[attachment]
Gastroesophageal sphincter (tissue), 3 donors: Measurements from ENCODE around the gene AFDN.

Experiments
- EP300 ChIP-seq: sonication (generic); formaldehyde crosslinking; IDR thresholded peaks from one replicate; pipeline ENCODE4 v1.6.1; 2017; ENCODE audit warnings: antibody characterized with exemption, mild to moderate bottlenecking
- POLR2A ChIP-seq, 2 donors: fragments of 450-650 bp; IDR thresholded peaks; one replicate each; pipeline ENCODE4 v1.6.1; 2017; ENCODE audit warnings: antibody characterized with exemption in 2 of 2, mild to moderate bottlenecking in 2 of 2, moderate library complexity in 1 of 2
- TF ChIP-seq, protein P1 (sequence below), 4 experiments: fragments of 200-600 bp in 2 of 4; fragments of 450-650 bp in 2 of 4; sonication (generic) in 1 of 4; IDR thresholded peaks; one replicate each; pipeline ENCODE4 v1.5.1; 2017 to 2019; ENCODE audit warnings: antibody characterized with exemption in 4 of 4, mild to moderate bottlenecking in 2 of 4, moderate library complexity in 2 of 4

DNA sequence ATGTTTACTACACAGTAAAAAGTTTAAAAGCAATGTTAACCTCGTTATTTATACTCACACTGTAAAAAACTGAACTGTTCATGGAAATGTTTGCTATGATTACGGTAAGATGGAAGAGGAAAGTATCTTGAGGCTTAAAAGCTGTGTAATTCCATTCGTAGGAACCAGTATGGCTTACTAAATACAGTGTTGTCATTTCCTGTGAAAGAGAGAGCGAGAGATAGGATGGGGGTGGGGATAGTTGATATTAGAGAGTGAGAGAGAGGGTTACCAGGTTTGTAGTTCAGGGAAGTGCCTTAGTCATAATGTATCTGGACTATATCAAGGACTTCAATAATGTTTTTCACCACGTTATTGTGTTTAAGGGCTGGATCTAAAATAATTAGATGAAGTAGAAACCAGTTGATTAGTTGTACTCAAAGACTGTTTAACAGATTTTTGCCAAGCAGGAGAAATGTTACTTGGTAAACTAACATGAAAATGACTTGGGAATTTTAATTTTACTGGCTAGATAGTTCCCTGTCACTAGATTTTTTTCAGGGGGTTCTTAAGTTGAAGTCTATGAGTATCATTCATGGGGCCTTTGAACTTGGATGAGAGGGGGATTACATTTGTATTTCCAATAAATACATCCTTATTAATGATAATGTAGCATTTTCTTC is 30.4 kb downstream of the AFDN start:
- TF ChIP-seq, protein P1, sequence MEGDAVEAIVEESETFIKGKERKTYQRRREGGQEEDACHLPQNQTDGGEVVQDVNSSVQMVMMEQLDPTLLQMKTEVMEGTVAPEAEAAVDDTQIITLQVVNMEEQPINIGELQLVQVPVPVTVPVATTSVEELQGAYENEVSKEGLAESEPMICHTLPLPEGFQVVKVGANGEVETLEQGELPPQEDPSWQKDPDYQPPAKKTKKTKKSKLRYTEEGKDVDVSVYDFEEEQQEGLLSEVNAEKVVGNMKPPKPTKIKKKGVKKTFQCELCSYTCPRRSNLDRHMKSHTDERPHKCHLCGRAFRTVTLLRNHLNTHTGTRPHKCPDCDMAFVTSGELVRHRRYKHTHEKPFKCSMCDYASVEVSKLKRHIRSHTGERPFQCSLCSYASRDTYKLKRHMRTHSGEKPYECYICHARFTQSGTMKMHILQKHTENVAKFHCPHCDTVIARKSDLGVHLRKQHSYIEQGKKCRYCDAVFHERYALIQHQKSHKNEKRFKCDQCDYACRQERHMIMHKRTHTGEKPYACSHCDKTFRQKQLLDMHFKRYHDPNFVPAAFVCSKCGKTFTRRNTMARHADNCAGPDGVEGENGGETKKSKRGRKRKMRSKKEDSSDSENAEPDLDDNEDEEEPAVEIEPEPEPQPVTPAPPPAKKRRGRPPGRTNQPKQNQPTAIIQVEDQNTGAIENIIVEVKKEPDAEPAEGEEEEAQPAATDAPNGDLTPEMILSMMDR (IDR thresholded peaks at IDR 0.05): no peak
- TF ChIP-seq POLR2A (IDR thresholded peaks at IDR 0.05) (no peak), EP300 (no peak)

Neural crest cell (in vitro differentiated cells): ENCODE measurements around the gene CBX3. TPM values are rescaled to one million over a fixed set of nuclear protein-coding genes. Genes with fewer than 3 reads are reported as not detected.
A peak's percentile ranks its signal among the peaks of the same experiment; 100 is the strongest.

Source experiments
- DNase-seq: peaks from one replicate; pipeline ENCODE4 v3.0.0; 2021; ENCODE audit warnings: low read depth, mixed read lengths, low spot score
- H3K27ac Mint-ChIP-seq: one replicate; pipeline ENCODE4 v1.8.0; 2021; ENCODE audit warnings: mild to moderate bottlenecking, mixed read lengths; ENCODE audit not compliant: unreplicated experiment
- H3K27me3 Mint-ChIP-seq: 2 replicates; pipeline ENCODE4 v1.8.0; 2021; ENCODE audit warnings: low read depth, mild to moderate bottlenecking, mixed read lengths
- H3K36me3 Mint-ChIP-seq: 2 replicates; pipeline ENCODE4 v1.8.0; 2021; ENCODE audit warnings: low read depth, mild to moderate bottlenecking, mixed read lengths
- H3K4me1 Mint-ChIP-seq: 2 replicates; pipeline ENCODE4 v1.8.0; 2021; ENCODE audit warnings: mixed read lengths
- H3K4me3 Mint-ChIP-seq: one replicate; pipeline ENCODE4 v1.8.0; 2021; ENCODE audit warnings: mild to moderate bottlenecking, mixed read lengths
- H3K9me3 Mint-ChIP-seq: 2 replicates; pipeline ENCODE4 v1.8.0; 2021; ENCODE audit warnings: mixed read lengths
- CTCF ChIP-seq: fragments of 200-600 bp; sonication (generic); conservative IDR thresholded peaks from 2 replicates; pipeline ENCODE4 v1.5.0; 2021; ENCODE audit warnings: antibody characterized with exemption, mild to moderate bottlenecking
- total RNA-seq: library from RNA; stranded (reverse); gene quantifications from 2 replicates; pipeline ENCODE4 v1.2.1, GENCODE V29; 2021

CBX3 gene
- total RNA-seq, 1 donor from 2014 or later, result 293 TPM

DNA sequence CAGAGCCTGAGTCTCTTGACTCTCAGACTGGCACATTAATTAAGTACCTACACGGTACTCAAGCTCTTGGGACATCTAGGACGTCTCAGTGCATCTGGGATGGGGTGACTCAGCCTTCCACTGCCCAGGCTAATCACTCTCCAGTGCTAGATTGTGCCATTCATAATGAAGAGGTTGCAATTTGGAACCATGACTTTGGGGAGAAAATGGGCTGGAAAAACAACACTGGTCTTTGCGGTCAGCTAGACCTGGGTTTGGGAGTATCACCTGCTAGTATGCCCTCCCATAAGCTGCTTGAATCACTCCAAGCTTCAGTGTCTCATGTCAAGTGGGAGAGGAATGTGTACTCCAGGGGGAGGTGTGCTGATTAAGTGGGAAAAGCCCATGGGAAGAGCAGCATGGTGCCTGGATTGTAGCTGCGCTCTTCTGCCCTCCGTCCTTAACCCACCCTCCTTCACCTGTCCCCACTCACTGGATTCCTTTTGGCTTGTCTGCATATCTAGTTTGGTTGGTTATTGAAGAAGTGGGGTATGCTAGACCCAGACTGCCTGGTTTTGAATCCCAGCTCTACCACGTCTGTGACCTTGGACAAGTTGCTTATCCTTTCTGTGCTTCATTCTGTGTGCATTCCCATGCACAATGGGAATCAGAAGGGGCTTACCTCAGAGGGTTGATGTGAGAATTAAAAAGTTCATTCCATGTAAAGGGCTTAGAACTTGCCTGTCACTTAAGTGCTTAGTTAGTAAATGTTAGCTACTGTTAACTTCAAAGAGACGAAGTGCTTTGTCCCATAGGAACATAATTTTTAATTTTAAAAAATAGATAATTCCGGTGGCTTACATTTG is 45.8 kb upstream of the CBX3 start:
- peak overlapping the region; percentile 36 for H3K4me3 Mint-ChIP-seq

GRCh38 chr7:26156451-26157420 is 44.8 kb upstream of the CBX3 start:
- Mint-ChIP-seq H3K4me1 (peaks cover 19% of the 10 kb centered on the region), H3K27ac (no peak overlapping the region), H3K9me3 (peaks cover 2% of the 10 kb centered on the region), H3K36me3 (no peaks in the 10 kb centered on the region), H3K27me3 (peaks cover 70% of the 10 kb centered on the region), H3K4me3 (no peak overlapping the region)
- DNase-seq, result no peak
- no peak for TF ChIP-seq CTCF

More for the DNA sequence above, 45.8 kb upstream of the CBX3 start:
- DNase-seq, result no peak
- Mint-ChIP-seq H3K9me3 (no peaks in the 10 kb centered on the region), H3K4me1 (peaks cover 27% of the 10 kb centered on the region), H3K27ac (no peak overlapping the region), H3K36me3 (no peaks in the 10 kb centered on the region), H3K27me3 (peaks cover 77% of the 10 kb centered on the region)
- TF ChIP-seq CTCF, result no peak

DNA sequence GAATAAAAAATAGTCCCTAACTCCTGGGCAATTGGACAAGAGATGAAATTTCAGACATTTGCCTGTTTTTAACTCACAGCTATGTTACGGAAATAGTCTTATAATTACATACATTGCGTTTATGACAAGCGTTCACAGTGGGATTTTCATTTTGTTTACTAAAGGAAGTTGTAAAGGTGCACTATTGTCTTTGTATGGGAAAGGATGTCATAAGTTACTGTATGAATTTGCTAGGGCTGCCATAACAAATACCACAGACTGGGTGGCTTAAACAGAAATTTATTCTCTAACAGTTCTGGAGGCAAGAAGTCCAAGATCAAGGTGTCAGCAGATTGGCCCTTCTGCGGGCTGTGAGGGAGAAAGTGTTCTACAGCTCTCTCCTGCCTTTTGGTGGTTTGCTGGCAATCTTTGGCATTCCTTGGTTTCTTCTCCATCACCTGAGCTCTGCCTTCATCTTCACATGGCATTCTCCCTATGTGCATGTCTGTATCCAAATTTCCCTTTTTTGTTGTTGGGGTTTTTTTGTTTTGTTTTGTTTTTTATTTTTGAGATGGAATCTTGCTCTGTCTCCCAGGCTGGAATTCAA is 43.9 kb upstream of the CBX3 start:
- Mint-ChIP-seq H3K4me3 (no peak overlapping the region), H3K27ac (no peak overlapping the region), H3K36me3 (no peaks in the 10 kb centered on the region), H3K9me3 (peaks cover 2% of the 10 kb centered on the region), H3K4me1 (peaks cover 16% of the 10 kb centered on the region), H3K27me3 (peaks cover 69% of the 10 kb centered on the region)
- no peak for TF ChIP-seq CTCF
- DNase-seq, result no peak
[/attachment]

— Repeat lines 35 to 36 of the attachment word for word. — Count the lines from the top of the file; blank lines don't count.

- no peak for TF ChIP-seq CTCF
- DNase-seq, result no peak